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Claims(23)
1. An implantable medical system comprising:
a medical lead including an insulating sheath and a conductor; and
an anchoring device defining an inner lumen adapted to coaxially receive the medical lead, the inner lumen having an effective diameter, the anchoring device including:
a sleeve including a substantially elongate body defining an outer surface and an inner bore; and
a compression member including a first end, a second end, and an intermediate portion between the first and second ends, the compression member being at least partially embedded in the sleeve such that compression of the first and second ends of the compression member toward one another causes the effective diameter of at least a portion of the inner lumen of the anchoring device to reversibly increase.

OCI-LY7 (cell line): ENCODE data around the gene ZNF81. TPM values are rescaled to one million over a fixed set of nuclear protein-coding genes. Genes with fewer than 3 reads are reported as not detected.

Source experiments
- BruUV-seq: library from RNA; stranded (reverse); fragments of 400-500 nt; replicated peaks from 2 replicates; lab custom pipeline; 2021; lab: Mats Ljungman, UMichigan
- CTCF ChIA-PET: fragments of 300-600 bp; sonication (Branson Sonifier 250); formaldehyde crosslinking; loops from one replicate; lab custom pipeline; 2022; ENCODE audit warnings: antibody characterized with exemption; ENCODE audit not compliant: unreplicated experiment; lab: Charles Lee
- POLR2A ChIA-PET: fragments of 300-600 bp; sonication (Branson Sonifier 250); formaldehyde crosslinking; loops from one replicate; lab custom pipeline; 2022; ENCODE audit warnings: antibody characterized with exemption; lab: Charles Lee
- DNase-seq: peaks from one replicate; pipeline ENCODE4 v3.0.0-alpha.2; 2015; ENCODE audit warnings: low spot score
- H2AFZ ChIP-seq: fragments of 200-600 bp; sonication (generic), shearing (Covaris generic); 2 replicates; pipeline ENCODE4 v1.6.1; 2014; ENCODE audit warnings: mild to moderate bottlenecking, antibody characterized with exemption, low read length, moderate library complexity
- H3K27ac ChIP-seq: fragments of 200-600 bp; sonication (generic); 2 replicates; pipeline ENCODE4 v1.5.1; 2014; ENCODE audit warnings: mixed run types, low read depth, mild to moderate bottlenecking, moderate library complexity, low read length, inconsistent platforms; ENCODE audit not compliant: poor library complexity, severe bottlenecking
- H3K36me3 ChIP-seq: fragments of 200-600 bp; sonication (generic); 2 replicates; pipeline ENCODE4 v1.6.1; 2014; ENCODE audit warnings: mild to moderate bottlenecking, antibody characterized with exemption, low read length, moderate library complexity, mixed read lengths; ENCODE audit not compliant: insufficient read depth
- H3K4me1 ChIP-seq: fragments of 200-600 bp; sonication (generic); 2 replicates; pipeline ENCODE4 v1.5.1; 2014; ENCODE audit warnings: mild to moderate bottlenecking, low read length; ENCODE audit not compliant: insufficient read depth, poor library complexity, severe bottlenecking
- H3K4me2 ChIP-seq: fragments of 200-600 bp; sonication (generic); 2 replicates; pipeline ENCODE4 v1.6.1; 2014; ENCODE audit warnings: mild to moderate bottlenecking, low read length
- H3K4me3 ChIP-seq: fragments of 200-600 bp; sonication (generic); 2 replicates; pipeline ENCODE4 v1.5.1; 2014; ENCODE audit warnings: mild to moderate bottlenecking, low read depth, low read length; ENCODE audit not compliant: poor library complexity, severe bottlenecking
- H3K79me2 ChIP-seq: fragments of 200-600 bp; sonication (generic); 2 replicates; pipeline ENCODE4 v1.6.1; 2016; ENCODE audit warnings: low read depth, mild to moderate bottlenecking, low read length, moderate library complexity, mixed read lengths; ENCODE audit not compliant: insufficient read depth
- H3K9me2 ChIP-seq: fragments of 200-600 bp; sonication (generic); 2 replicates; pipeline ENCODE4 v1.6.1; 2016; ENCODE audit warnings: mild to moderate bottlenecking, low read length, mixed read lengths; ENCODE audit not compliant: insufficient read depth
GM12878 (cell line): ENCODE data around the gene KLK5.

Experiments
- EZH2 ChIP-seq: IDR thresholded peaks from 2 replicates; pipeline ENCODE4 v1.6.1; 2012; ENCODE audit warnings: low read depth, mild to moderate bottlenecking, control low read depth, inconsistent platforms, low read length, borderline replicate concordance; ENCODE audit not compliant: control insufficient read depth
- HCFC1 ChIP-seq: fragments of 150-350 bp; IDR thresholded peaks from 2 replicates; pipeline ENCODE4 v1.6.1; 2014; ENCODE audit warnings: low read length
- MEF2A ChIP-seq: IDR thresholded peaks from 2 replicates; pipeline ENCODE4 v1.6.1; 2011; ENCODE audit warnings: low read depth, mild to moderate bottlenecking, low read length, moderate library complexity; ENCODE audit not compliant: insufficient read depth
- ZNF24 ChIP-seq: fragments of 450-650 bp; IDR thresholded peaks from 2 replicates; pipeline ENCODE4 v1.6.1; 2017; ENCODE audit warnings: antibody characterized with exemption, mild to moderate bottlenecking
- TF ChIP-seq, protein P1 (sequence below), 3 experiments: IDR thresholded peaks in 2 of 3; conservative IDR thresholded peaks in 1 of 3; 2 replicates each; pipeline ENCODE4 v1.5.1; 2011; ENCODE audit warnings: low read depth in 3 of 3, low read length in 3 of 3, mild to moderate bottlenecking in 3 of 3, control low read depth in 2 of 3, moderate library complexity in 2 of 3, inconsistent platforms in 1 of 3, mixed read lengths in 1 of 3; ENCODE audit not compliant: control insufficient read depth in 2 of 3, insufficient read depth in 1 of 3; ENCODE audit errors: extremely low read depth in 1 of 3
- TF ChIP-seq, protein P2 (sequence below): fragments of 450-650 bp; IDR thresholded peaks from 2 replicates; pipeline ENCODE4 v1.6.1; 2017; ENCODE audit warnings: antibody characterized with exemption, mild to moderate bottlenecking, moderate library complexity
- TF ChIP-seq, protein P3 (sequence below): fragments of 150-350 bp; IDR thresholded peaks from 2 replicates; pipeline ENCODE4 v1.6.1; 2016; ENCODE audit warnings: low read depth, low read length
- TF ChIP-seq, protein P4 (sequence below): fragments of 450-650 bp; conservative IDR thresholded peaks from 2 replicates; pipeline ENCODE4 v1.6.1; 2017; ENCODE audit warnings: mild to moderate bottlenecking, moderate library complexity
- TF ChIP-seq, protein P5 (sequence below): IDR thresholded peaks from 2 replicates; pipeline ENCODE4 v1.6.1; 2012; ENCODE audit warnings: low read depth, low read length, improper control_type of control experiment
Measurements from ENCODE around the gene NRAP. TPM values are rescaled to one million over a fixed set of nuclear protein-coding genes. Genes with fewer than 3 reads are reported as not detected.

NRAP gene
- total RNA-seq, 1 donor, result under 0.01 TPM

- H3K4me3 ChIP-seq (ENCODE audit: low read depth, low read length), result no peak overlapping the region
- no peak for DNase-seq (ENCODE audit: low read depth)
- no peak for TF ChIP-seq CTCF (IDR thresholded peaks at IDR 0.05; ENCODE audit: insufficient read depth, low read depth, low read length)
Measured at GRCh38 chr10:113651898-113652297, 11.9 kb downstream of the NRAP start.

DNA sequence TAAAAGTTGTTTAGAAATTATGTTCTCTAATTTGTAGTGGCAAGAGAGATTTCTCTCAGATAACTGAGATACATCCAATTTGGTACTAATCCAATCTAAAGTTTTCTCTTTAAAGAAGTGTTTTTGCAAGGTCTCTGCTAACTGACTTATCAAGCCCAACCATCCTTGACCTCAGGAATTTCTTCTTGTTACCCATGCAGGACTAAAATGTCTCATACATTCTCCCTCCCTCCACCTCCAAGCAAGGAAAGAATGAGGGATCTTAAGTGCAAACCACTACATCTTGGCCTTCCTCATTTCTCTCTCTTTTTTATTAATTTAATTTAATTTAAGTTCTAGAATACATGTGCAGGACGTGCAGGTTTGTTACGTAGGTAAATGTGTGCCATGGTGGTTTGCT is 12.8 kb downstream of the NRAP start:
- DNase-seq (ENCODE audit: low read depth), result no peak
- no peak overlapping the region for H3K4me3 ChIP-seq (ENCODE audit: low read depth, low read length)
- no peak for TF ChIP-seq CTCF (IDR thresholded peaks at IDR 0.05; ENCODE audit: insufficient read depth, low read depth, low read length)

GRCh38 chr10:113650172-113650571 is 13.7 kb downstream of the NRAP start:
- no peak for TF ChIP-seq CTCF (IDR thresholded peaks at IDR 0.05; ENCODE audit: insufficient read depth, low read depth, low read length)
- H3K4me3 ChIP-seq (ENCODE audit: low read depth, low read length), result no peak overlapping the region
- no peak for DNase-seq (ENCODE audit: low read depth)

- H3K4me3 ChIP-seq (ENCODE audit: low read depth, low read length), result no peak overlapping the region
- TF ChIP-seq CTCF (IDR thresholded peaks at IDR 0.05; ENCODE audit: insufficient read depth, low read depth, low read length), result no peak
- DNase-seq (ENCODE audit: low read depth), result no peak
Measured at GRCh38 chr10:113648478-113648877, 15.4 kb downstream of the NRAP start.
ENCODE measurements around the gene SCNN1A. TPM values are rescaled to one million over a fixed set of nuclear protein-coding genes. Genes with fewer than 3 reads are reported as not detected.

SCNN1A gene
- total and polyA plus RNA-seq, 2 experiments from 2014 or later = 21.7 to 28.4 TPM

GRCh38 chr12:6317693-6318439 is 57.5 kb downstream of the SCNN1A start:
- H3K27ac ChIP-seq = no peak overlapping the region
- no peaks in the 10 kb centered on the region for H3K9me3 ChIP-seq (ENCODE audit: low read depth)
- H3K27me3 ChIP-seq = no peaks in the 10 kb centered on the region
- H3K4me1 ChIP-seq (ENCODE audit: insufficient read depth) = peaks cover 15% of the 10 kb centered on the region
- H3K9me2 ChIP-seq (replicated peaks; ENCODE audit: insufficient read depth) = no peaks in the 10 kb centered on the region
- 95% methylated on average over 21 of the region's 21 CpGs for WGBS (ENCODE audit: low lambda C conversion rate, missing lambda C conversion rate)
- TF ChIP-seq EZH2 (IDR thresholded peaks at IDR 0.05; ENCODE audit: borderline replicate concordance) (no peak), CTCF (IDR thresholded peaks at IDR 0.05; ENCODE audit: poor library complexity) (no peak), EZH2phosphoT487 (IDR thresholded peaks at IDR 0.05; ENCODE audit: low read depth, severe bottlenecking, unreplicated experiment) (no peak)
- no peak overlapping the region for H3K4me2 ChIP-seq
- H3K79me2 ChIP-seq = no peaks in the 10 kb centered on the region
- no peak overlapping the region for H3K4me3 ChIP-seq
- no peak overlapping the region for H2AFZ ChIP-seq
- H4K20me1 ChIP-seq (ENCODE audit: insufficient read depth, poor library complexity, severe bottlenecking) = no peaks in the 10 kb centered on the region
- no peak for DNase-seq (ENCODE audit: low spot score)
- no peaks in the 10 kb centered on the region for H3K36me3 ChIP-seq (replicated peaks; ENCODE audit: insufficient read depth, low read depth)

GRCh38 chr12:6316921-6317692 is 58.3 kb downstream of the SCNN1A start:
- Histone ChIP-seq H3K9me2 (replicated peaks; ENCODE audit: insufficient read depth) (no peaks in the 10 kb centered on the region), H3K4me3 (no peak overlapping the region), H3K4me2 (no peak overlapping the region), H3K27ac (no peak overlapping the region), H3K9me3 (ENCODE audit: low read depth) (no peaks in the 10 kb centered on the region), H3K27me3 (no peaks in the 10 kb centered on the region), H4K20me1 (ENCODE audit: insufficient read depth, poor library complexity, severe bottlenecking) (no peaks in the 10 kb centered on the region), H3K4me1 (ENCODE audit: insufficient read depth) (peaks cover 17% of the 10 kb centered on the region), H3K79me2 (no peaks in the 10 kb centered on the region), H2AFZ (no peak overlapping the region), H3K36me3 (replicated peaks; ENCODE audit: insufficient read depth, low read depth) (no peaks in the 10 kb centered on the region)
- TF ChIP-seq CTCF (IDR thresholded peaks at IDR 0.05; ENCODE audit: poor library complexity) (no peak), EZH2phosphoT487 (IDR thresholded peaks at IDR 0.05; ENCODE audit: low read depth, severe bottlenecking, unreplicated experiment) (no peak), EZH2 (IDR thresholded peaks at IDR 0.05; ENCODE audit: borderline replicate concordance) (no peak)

2. The system of claim 1, wherein the compression member defines a central longitudinal axis and the sleeve defines a central longitudinal axis and further wherein the compression member is coaxial with the sleeve along the longitudinal axes of the compression member and the sleeve, respectively.
3. The system of claim 1, wherein the compression member includes a first collar, a second collar, and a plurality of substantially arcuate bands extending between the first and second collars.
4. The system of claim 3, wherein each of the first and second collars project radially outward from the outer surface of the sleeve.
5. The system of claim 4, wherein each of the plurality of substantially arcuate bands is embedded in the elastomeric body of the sleeve.
6. The system of claim 1, wherein the compression member is formed of PEEK.